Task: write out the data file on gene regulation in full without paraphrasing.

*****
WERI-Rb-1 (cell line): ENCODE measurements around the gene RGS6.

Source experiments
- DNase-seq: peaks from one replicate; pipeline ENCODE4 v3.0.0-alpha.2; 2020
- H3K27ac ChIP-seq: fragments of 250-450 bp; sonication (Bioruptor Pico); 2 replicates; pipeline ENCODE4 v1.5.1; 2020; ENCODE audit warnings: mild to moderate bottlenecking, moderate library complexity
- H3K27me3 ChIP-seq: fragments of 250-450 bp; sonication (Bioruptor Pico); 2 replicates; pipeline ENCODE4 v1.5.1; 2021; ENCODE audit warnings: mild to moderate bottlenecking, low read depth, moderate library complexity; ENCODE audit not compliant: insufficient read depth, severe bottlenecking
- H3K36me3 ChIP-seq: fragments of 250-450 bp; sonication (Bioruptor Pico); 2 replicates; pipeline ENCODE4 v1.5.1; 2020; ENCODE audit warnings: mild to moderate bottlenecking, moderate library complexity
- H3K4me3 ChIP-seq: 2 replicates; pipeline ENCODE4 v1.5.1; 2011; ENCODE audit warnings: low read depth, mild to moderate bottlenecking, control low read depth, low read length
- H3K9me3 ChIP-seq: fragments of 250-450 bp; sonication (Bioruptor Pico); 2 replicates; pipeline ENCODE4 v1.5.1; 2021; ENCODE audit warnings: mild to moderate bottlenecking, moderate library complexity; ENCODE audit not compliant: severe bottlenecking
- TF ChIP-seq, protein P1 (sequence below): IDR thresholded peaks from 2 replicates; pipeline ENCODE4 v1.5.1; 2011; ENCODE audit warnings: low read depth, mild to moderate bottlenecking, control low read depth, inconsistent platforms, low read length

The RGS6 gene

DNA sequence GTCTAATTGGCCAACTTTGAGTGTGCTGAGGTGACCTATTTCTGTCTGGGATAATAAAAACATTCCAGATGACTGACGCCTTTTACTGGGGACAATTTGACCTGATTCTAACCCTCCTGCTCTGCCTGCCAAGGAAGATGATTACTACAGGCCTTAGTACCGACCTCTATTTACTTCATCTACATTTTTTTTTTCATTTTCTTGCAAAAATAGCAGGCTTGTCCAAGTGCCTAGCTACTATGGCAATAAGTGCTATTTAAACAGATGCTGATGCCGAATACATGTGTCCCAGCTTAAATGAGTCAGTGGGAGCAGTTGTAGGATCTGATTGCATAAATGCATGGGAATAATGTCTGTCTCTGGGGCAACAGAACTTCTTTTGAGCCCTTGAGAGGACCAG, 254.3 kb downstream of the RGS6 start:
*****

WERI-Rb-1 (cell line): ENCODE measurements around the gene RGS6.

Source experiments
- DNase-seq: peaks from one replicate; pipeline ENCODE4 v3.0.0-alpha.2; 2020
- H3K27ac ChIP-seq: fragments of 250-450 bp; sonication (Bioruptor Pico); 2 replicates; pipeline ENCODE4 v1.5.1; 2020; ENCODE audit warnings: mild to moderate bottlenecking, moderate library complexity
- H3K27me3 ChIP-seq: fragments of 250-450 bp; sonication (Bioruptor Pico); 2 replicates; pipeline ENCODE4 v1.5.1; 2021; ENCODE audit warnings: mild to moderate bottlenecking, low read depth, moderate library complexity; ENCODE audit not compliant: insufficient read depth, severe bottlenecking
- H3K36me3 ChIP-seq: fragments of 250-450 bp; sonication (Bioruptor Pico); 2 replicates; pipeline ENCODE4 v1.5.1; 2020; ENCODE audit warnings: mild to moderate bottlenecking, moderate library complexity
- H3K4me3 ChIP-seq: 2 replicates; pipeline ENCODE4 v1.5.1; 2011; ENCODE audit warnings: low read depth, mild to moderate bottlenecking, control low read depth, low read length
- H3K9me3 ChIP-seq: fragments of 250-450 bp; sonication (Bioruptor Pico); 2 replicates; pipeline ENCODE4 v1.5.1; 2021; ENCODE audit warnings: mild to moderate bottlenecking, moderate library complexity; ENCODE audit not compliant: severe bottlenecking
- TF ChIP-seq, protein P1 (sequence below): IDR thresholded peaks from 2 replicates; pipeline ENCODE4 v1.5.1; 2011; ENCODE audit warnings: low read depth, mild to moderate bottlenecking, control low read depth, inconsistent platforms, low read length

The RGS6 gene

DNA sequence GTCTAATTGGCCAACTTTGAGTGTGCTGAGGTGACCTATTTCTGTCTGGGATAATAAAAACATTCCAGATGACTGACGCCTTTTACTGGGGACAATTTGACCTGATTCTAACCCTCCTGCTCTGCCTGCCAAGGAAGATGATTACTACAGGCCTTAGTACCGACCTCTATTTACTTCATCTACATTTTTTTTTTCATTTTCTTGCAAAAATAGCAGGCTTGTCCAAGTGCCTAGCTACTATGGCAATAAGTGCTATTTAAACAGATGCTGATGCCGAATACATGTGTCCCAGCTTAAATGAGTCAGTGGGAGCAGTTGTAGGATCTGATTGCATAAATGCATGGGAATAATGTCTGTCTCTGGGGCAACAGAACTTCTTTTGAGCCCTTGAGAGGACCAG, 254.3 kb downstream of the RGS6 start: